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Cell phone receives first text from space, perhaps paving way for orbital cell towers

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Mar 18, 2020

Like it wasn’t strange enough the first time you received a text message from your parents, pretty soon you might be receiving texts from space.

In what aerospace startup Lynx claims would be a first, last month, the company sent a text, in the form of an emergency alert, from a satellite in space to an unmodified android phone here on Earth. And the implications of that could foreseeably bring about an orbiting cellular network.

Apparently 5G is already yesterday’s news, because Lynx’s system of satellite cell “towers” would provide global cellphone connectivity. So no more dropped calls (and no more faking dropped calls, presumably).

While the thought of more satellites jumbling around in space might not make everyone excited about such a staggering concept, there’s no denying the glee you can hear in the voices of the Lynx-ers situated in the Falkland Islands, after making that historic connection.

While others have been talking about the idea of global connectivity, Lynx (nee UbiquitiLink) claims to be the only one to have tested the idea as a proof of concept, and to show the technology actually works.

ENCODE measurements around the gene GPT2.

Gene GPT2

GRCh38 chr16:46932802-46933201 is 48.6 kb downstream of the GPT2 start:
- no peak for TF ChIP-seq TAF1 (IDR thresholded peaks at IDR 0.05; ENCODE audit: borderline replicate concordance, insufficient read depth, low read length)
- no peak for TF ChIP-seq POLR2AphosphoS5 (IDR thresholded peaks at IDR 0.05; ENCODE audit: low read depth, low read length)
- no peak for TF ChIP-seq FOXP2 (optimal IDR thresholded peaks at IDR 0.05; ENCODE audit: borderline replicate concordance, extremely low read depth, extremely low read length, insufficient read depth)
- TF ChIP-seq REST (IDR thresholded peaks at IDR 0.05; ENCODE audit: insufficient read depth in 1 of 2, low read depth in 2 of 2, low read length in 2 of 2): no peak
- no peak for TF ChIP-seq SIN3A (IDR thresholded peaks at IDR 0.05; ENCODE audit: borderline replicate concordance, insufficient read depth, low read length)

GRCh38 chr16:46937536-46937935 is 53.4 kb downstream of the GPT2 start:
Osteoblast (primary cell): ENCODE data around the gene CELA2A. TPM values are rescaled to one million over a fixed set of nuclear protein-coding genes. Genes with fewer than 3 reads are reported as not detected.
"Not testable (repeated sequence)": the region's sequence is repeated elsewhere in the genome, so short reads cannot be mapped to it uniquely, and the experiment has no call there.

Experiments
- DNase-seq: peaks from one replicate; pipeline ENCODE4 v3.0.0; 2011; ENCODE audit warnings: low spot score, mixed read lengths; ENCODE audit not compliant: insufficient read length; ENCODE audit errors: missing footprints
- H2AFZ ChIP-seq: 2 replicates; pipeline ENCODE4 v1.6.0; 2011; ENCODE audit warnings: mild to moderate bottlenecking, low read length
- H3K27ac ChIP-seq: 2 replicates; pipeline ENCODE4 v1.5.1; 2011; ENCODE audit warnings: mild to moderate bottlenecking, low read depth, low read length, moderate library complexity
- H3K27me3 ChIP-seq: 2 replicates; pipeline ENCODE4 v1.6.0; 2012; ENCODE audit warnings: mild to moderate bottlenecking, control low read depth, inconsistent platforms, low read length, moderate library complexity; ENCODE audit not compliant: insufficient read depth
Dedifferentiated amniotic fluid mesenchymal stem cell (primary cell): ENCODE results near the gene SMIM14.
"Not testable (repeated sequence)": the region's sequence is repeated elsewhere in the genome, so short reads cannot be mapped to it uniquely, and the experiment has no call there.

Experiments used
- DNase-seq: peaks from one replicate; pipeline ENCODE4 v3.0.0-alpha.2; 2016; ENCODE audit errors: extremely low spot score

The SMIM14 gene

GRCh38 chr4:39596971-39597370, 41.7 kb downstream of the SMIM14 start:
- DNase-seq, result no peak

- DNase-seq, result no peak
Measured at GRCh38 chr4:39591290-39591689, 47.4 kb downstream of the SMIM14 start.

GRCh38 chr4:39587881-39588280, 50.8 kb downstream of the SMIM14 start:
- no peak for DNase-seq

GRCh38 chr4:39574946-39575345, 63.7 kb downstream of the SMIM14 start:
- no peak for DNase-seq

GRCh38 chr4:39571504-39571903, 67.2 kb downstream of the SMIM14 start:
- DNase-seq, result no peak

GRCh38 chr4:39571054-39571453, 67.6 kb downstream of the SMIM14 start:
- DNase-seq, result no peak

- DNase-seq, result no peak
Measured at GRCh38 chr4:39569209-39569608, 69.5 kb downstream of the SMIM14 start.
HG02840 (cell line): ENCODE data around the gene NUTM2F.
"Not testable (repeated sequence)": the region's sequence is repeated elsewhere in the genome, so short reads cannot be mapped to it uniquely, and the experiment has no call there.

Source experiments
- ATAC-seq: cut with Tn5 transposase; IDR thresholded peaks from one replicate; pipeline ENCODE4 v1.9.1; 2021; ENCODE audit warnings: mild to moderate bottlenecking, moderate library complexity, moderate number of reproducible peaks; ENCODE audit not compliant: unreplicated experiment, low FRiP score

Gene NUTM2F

To accomplish as much, back in December of 2019 (aka the good ‘ol days), Lynk loaded up a SpaceX Falcon 9 rocket and launched its third test payload to the I.S.S.

With a great deal of precision, Astronauts (including Christina Koch who just came back down to Earth after 328 days in space) then loaded up the payload to a Cygnus cargo spacecraft situated outside. After detaching on Jan. 31, the Cygnus orbited in space while the Lynk team tested out the goods.

Finally, on Feb. 24, while travelling above the Falklands, the payload (aka the cell tower) sent out its first text: “s is a test” which was received by Lynxers on an unmodified Android phone back on Earth. Granted, the test would have been even more successful if it came through as “This is a test” as planned, but you can see where they’re going with this.

With a fourth “cell-tower-in-space” already successfully launched (thanks Elon Musk!), Lynx is hoping to bring the technology to scale, to the point where every human on earth will have cell service at all times. According to Lynx, that’s 5.2 billion mobile phones they’re looking to connect to their satellite network. So yeah, big business (and a whole lot of border-crossing red tape to cut through too).

Though we in the developed world are certainly living in a digital age, the idea of global connectivity is really only that for most people in the world: an idea. So the ability to be constantly connected certainly has its advantages. Of course, with all the alariming information being hosed through our cell phones nowadays, perhaps being disconnected has its advantages too.  

(via The Verge)


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